DOJ Seriously Considers RICO Prosecution of Catholic Church

by David Nussman  •  •  August 29, 2018   

Pennsylvania AG says feds considering national investigation in wake of explosive state grand jury report

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WASHINGTON ( - Pennsylvania Attorney General Josh Shapiro suggested that there could be a federal investigation of the Catholic Church for covering up clerical sex abuse.

Shapiro oversaw the production of the recent bombshell report from the Pennsylvania grand jury, which listed accusations against 301 Catholic clergy of sexually abusing an estimated 1,000 children across six dioceses.

The New York Times published an interview with Shapiro on Monday. The interviewer leaned in on Shapiro about the possibility of a federal investigation of Catholic leaders' cover-up of sexually abusive priests.

Shapiro said, "I have spoken to a representative of the Department of Justice. Beyond that, I do not think it would be prudent for me to comment."

Questioned further, Shapiro confirmed that the Justice Department's representative came to him after the release of the grand jury report and that their conversation was "related to the release of our report."

Church Militant was able to independently confirm that the Department of Justice is taking great interest in the possibility of a nationwide investigation into allegations of Catholic clerical sex abuse.


In the aftermath of the release of the Pennsylvania grand jury report, there was talk about the possibility of prosecuting the Catholic Church under the Racketeer Influenced and Corrupt Organizations Act (RICO).

RICO is a federal law created in 1970 to combat organized crime. It enables prosecutors to go after a criminal organization in and of itself, rather than targeting the specific crimes of individuals connected to it.

Some say the Church leaders who covered up abusive priests were acting like Mafia bosses, but others pointed out that it would be hard to prosecute the Catholic hierarchy under RICO because of specific details in how the law is written. For instance, sex abuse is not listed among the offenses that an organization must be connected with to be prosecuted under RICO.

In the same interview, Shapiro said he had spoken with other states' attorneys general about the grand jury report, and some of them were interested in doing something similar in their own states:

I have heard from several attorneys general of both parties, from really across the country, trying to understand how we conducted our investigation, asking in some cases general — and in some cases very specific — questions about either the broad structure of an investigation, or a specific priest who might now be within their state.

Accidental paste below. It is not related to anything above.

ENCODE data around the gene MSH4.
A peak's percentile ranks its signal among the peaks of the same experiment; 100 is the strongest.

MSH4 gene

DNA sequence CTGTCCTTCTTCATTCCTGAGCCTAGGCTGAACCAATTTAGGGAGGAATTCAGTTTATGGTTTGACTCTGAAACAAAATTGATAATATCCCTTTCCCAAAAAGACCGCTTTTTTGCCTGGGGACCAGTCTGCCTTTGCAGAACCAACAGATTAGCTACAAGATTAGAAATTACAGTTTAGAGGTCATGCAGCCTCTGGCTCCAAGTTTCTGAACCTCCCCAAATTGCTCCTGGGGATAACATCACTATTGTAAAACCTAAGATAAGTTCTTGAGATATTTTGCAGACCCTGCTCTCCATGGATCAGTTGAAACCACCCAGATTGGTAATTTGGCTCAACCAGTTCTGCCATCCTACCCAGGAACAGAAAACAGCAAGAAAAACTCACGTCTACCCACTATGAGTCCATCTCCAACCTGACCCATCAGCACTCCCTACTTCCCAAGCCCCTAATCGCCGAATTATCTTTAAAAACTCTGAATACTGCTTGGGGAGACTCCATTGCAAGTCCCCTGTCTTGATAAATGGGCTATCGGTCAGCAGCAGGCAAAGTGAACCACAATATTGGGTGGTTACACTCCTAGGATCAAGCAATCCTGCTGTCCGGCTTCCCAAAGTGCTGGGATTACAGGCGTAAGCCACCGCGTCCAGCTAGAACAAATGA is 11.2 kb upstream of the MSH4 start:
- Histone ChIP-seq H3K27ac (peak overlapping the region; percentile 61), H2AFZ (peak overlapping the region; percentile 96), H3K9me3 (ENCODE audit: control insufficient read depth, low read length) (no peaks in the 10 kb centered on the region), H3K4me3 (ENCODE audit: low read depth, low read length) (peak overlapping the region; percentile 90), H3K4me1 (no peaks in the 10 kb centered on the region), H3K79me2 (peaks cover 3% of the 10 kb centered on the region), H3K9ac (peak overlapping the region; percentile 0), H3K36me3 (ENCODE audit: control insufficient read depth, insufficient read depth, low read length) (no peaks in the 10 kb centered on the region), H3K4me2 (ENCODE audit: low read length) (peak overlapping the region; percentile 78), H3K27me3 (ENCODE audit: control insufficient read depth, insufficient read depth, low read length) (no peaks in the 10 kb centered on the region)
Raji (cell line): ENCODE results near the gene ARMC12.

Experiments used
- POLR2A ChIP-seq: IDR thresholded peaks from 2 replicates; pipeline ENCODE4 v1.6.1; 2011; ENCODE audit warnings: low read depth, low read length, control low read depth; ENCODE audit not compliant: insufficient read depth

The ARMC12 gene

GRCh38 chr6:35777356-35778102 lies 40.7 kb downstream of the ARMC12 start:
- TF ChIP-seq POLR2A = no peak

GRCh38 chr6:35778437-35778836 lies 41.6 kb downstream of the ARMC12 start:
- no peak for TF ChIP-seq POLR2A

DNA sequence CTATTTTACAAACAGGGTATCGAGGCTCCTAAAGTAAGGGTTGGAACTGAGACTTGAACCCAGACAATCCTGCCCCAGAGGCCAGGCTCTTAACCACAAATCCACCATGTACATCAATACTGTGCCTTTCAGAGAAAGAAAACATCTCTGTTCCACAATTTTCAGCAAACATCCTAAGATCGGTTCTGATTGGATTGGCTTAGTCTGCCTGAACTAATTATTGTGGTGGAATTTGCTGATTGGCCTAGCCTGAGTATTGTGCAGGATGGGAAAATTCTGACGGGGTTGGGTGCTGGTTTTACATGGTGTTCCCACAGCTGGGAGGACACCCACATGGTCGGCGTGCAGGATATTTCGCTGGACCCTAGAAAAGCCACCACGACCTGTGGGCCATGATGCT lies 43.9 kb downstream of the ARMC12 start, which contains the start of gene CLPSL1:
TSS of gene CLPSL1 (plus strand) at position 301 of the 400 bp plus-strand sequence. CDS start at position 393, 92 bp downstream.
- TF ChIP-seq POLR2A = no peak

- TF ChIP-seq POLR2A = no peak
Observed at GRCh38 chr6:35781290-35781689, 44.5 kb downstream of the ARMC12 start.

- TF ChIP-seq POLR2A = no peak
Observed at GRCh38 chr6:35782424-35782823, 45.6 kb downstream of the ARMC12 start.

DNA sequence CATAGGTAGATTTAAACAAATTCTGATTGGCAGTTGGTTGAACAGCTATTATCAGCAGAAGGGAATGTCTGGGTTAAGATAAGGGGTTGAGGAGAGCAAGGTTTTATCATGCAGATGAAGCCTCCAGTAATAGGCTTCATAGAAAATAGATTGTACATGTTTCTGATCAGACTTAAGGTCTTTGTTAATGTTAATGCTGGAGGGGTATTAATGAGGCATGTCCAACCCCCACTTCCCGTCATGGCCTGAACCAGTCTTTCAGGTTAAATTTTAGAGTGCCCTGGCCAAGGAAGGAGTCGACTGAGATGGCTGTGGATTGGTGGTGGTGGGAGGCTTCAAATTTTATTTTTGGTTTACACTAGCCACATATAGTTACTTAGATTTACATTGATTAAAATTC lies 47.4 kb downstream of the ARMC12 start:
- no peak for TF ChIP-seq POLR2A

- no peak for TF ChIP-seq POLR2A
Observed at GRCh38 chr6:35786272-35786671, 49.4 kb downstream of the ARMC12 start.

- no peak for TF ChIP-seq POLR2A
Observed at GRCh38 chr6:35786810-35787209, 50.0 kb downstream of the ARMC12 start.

Already, there are signs that attorneys general in states like New York, Illinois and Nebraska may be launching their own investigations into allegations of Catholic clerical sexual abuse and coverups by Church officials.

In New York, a spokesperson for Attorney General Barbara Underwood said that Underwood "has directed her Criminal Division leadership to reach out to local District Attorneys — the only entities that currently have the power to convene a grand jury to investigate these matters — in order to establish a potential partnership on this issue."

In Illinois, Attorney General Lisa Madigan said her office was launching an investigation into the archdiocese of Chicago — which is headed by Cdl. Blase Cupich, whom Abp. Carlo Maria Viganò's groundbreaking testimony mentioned by name. Madigan explained that several priests mentioned in the Pennsylvania report as alleged sex abusers were shipped off to Chicago when the allegations came forward.

In Nebraska, several alleged male victims of Catholic clerical sex abuse came forward to local media, saying they were interviewed recently by the state attorney general's office. The attorney general could neither confirm nor deny these claims, according to policy.


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